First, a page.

Around The World
with Harry Knowles*
As in other industrialized nations, union density in Japan has been declining in the postwar era. In Japan, the number of workers joining unions peaked in 1949 at 55.8 percent, steadily declining over the last few decades to less than 20 percent in 2003. Similarly, the percentage of U.S. employed workers in unions hit its zenith in 1954 at 28.3 percent, By 2003, just 11.5 percent of employed workers were union members.
The recent pick-up in Japan also mirrors U.S. statistics. According UCLA's Institute for Research on Labor and Employment. over the past two years the U.S. unionization rate increased from 12 percent to 12.4 percent,
In 2007, 39% of all workplaces in western Germany and 24% of all those in eastern Germany were covered by collective bargaining agreements. This constituted a coverage of 63% of employees in western Germany and about 54% of employees in eastern Germany. In comparison to 2004 levels, these figures represent a decline in bargaining coverage of five percentage points in western Germany and an increase of one percentage point in eastern Germany. This data highlights two important aspects of the German industrial relations system - sectoral collective bargaining and works councils.
The data show that the sectoral collective agreement remains the predominant type of collective agreement (even in eastern Germany, company-level collective agreements are only to be found in a relatively small minority of establishments). However, in comparison to 2004, total bargaining coverage of employees declined for example by nine percentage points in the non-profit sector in western Germany, whereas it increased by 11 percentage points in the public sector. The coverage of works councils has remained healthy compared with 2004. The current findings show that the works council remains by far the most prominent form of employee representation. .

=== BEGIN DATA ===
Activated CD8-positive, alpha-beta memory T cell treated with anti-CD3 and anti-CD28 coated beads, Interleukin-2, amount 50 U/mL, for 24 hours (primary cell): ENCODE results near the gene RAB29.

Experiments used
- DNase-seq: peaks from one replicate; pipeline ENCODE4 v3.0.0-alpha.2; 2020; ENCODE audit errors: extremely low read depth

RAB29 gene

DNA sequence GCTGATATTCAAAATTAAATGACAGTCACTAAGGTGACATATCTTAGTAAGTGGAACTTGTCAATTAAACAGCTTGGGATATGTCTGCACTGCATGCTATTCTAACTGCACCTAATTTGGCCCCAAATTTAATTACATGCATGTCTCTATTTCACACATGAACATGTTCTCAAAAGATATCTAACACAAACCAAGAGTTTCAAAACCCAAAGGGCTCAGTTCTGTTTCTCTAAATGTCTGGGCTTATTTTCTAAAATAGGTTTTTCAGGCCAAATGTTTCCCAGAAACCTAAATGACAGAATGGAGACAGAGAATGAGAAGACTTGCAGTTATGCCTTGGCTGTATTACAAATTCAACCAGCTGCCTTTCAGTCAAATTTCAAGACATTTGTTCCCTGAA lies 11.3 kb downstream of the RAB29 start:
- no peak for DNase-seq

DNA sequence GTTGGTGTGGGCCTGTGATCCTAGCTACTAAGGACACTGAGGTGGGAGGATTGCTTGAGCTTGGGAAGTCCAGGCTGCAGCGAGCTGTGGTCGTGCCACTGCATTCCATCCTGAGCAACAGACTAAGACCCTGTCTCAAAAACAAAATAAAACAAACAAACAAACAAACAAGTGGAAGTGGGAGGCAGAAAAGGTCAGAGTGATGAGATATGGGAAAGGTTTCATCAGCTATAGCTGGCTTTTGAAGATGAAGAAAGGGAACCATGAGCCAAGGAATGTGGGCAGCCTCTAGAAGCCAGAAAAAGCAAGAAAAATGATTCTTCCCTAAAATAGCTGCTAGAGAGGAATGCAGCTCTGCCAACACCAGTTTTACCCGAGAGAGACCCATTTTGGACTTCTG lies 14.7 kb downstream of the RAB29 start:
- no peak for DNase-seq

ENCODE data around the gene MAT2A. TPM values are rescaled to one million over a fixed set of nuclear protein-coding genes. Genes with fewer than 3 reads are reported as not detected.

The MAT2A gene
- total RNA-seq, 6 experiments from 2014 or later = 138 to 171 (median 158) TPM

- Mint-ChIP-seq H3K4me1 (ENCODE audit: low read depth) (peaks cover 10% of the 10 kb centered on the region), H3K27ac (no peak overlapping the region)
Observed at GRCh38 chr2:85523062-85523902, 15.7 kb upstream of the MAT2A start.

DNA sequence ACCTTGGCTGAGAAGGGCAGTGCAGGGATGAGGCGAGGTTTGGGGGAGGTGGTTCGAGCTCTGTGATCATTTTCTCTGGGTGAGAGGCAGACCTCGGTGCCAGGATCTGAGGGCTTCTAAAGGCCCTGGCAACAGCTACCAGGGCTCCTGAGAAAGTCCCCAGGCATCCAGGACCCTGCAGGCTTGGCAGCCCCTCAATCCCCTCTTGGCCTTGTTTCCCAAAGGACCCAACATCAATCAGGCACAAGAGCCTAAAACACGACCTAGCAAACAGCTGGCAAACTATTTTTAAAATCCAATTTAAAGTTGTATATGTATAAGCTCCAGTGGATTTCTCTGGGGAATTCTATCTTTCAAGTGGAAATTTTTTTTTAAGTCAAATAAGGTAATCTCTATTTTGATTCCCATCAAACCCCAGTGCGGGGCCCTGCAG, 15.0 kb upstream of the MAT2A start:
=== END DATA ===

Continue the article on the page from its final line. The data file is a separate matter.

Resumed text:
In comparison to the declining collective bargaining coverage in the Irish private sector generally, bargaining coverage remains reasonably high in large multinationals operating in Ireland, particularly among Irish, UK and European MNCs. This contrasts with the significantly lower coverage among US multinationals, many of which prefer to impliment their own organization specific HRM arrangements in Irish subsidiaries. Significantly, state policy in Ireland has shifted from encouraging incoming MNCs to recognize unions for collective bargaining purposes to supporting an environment which encourages multinationals to develop their own company-specific arrangements.
This decentralisation has had a significant effect on wage formation. In both sectors the focus on wage flexibility as a means to better performance of both sides in the company has resulted in an introduction of especially performance-related pay systems. This development, however, has taken place within the collective bargaining system.
Moreover, various wage supplements, including the 'cafeteria' or 'free-choice' model, have become increasingly popular within the Danish manufacturing and banking sectors. However, there appears to be a trend towards various trade offs in the different wage supplements including the 'cafeteria' model. This leads to some concern that the increasing ability of individual employees to trade their wages against reduced working hours, longer holiday entitlements, shares and bonds, might mean that these employees could fail to accumulate enough pension entitlements as these depend on their actual salary rather than their negotiated salary.
In addition, the extensive use of performance-related measures and supplements rather than basic salary increases pressure on individual employees to perform well at work., thus increasing competition between them which could have negative implications for the work environment, especially if access to the wage statistics becomes widely available among employees.
However, others may well argue that wage flexibility is a means to maintain flexible workplaces and competitive companies and hereby to maintain employment in general and jobs in Denmark in particular. .
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